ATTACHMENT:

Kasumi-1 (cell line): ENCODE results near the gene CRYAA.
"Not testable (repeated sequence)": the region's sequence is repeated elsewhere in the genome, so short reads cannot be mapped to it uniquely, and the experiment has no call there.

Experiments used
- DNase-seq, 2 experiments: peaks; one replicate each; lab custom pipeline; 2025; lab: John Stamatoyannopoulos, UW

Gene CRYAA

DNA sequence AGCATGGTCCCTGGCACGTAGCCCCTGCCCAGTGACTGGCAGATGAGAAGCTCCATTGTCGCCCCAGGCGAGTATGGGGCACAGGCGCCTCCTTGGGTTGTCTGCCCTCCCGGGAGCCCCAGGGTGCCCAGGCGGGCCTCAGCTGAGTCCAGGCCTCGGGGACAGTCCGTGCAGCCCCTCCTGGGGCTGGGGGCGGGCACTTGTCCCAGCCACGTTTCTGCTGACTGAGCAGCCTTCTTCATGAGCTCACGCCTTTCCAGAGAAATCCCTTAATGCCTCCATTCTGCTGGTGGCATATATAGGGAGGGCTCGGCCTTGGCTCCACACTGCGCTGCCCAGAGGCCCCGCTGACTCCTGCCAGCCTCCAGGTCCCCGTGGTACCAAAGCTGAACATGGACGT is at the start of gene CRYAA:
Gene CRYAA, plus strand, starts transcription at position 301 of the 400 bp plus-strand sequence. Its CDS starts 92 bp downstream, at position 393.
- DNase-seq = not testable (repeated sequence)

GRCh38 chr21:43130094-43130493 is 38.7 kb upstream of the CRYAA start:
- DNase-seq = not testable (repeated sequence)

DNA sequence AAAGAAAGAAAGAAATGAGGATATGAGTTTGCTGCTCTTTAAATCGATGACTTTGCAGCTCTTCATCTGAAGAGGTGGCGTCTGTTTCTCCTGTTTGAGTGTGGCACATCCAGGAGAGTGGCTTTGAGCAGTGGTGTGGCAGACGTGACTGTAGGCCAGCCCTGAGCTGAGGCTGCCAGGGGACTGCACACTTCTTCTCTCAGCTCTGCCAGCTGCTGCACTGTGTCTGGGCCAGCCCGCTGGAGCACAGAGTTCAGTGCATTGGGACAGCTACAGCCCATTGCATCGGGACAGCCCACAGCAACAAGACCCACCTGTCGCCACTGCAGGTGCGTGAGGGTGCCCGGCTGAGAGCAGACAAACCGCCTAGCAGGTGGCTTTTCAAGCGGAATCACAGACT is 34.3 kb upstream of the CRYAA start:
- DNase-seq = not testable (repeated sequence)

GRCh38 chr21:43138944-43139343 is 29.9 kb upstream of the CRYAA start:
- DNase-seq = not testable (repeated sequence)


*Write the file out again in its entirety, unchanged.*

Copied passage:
Kasumi-1 (cell line): ENCODE results near the gene CRYAA.
"Not testable (repeated sequence)": the region's sequence is repeated elsewhere in the genome, so short reads cannot be mapped to it uniquely, and the experiment has no call there.

Experiments used
- DNase-seq, 2 experiments: peaks; one replicate each; lab custom pipeline; 2025; lab: John Stamatoyannopoulos, UW

Gene CRYAA

DNA sequence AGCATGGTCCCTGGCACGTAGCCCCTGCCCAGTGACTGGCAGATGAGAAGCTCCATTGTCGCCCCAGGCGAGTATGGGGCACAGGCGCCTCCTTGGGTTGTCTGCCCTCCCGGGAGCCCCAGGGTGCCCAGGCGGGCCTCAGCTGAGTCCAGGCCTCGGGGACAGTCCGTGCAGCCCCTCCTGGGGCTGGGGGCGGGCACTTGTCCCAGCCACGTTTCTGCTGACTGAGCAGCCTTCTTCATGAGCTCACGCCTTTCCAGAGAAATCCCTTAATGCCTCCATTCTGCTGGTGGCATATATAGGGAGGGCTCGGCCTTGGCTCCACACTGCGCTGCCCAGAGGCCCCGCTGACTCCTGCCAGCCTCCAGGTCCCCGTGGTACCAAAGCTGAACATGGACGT is at the start of gene CRYAA:
Gene CRYAA, plus strand, starts transcription at position 301 of the 400 bp plus-strand sequence. Its CDS starts 92 bp downstream, at position 393.
- DNase-seq = not testable (repeated sequence)

GRCh38 chr21:43130094-43130493 is 38.7 kb upstream of the CRYAA start:
- DNase-seq = not testable (repeated sequence)

DNA sequence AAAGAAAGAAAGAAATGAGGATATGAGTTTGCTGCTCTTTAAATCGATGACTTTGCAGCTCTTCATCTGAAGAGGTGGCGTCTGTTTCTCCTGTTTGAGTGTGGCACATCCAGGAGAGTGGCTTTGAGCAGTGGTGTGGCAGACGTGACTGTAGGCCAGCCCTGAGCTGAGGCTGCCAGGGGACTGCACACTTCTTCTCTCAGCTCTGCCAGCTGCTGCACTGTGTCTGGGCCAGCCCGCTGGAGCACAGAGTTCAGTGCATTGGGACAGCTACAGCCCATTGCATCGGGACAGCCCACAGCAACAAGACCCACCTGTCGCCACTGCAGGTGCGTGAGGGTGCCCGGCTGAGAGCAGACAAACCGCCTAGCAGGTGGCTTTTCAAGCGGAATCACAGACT is 34.3 kb upstream of the CRYAA start:
- DNase-seq = not testable (repeated sequence)

GRCh38 chr21:43138944-43139343 is 29.9 kb upstream of the CRYAA start:
- DNase-seq = not testable (repeated sequence)